Consider Your Audience
More than likely your audience will be your academic peers and faculty; therefore, you can make a couple assumptions and choose a writing style that suits the audience. Though your audience may lack the detailed knowledge you have about your topic, they do have similar background knowledge to you. You can assume that your audience understands much of the technical language you have to use to write about your topic and you do not have to go into great detail about background information.
This guide explains each section of a state of the science paper and gives specific information about what should be included in each section.
Follow APA Guidelines
The abstract should be between 100 – 200 words. Describe the paper in short, interesting statements. Include five key words.
Provide a brief and explicit statement of the purpose (focus) early in the paper. Cite the reason for your interest in the topic and the relevance of the selected topic to your major. You may also consider your area of practice and/or planned position following graduation.
Maintain the focus of the paper with inclusion of definitions and a well-formulated purpose statement (aim of the paper). Conclude with a PICO question that will serve as a guideline for your search strategy. Clearly describe the concepts that you will focus on and the relevance to your purpose.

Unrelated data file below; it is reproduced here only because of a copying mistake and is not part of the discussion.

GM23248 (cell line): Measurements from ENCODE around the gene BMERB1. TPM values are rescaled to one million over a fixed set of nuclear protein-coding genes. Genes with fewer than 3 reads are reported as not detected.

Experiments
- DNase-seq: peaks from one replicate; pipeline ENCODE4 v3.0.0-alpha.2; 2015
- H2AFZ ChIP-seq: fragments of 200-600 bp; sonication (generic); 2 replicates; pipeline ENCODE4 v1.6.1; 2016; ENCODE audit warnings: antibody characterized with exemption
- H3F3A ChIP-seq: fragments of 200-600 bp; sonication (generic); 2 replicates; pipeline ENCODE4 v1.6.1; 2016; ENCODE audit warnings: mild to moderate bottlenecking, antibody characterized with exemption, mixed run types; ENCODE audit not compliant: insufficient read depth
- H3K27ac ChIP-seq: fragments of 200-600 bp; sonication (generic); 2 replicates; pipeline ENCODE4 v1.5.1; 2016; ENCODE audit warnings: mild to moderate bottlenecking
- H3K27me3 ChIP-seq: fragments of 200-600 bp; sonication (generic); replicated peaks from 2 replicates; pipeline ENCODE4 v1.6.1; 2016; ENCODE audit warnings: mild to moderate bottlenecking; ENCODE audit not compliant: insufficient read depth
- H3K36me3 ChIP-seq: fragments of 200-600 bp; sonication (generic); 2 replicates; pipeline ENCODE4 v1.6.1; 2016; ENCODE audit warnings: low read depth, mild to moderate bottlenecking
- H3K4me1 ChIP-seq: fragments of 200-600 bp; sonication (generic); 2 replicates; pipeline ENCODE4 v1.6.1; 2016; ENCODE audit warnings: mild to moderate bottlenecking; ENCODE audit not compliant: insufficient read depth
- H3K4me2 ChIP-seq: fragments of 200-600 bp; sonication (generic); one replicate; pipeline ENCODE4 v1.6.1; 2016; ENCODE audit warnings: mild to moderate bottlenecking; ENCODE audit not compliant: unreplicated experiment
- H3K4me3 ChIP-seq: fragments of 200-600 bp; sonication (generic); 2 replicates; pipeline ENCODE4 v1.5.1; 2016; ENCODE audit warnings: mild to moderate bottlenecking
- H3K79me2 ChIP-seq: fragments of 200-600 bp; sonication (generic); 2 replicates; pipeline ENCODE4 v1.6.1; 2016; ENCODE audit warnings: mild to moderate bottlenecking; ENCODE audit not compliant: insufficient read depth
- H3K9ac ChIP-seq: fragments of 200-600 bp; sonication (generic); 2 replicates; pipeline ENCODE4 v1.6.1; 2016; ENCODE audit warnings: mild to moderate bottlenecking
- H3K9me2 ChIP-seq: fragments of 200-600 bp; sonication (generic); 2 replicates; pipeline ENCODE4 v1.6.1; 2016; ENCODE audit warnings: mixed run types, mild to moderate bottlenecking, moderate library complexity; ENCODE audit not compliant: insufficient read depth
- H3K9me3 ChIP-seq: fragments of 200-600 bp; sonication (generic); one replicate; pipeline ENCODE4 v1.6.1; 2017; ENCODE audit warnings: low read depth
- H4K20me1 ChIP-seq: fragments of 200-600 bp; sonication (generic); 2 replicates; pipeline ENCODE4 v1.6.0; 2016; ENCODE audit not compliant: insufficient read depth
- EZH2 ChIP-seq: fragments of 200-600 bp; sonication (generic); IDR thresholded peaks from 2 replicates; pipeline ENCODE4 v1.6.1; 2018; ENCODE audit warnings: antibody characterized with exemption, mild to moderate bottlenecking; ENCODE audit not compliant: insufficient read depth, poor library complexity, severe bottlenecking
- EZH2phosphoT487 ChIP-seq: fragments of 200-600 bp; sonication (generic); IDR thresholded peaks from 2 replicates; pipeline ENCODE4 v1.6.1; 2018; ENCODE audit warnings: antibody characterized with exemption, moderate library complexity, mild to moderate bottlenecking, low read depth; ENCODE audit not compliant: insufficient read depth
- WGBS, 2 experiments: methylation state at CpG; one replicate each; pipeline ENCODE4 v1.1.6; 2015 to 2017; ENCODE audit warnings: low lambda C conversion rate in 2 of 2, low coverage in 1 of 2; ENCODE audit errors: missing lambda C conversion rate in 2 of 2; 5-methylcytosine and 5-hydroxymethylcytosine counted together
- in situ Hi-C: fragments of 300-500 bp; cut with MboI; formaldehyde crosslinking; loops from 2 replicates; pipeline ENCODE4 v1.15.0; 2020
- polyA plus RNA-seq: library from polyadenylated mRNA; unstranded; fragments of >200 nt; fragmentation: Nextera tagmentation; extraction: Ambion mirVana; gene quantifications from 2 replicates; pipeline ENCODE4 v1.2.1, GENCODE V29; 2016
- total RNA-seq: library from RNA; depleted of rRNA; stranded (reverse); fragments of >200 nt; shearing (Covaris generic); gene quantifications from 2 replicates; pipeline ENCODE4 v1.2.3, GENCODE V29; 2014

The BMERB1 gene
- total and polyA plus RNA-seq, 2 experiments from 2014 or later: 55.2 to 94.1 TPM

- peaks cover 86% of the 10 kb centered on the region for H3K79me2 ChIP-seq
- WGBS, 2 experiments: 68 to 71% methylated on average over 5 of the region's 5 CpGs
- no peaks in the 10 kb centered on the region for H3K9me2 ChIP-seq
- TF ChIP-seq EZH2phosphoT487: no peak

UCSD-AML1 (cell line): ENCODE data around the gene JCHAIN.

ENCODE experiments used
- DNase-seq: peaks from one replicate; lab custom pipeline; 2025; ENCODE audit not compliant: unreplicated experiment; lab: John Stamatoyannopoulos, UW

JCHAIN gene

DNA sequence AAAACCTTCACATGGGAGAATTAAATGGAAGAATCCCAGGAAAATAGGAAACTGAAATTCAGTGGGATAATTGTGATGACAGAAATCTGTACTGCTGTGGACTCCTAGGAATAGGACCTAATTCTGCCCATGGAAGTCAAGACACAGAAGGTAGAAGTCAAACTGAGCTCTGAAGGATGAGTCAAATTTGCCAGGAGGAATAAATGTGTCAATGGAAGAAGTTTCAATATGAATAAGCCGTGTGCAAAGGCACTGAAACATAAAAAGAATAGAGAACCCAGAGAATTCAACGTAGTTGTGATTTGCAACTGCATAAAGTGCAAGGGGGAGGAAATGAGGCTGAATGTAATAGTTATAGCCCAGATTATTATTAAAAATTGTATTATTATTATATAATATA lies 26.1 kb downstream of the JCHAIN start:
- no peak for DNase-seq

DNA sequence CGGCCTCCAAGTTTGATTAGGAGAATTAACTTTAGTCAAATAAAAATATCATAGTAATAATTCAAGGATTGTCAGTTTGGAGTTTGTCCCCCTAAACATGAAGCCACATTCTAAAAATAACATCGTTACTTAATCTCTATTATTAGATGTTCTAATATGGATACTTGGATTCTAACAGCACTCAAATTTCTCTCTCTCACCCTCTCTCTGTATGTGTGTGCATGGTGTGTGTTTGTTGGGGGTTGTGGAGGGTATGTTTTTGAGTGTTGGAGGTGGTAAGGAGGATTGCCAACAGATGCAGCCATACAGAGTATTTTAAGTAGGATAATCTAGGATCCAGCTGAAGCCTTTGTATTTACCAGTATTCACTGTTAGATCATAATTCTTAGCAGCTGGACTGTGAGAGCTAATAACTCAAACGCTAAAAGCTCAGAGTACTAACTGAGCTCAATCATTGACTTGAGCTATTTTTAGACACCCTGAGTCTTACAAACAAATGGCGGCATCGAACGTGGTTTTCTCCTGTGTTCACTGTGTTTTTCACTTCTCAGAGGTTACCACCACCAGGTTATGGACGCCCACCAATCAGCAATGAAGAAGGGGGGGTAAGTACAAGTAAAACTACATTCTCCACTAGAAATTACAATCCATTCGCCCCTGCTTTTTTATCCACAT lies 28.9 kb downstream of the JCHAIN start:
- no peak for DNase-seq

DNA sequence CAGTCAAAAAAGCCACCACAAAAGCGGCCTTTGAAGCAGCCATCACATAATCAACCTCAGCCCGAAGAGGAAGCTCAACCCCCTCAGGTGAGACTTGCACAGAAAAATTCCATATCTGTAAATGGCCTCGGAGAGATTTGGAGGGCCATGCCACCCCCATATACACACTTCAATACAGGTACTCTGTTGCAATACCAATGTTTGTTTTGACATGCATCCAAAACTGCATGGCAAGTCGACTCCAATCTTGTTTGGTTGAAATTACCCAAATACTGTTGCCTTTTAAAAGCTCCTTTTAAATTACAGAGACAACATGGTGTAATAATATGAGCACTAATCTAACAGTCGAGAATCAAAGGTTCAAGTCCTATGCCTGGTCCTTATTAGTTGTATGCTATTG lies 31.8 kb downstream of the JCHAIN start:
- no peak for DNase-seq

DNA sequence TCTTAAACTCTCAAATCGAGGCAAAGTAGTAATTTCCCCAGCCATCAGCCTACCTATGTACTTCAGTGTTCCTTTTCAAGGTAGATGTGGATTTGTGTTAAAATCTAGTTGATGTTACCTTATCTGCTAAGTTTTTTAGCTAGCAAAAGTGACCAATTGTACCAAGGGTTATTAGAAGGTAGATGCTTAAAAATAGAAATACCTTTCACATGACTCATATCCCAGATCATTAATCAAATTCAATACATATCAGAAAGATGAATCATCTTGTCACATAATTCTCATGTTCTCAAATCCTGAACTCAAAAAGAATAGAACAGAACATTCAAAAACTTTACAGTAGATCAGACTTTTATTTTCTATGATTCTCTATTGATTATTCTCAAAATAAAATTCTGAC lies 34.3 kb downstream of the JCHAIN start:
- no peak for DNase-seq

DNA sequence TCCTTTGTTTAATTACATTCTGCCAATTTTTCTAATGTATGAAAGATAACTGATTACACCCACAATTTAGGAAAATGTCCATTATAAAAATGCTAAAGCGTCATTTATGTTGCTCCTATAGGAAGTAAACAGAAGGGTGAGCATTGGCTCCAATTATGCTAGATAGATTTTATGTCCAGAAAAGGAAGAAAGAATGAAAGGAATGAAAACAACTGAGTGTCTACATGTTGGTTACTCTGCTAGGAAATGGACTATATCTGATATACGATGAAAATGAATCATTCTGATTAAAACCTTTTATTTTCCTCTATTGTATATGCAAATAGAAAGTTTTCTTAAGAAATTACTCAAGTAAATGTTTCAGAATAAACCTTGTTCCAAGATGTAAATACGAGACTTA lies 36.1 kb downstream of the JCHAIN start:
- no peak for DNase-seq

Describe the theory that guides your search and/or relates to your topic. Please include a diagram of the theory. Discuss if your literature search encompasses the whole or part of the theory.
The discussion section is the body of your paper. The discussion section contains information that develops and supports your purpose. This is not a summary of the work that has been published by other authors; rather it is your analysis, synthesis, interpretation, and discussion of the material. When building a discussion stay focused, organize your points, and relate the discussion to the purpose stated in the introduction. You may choose to use APA style levels of heading in this section. Include a discussion about existing models or accepted practice, what is known, science, models, interventions and measurements in research articles.
Describe how the findings from the review of the literature can be used in your practice. Will your practice be changed by your findings or not?
Describe the gaps in nursing and what further research needs to be done. Be very specific with your suggested strategies and recommendations.
A good conclusion should illustrate the key connections between your major points in the discussion section, your purpose, as well as the key connections between your work and the broader discussion-what is the significance of your paper in a larger context? Make some conclusions—where have you arrived as a result of writing this paper? Be careful not to present any new information in the conclusion section.
Include all published works that are cited in the text based on style of selected journal. In-text citations should reflect style of selected journal.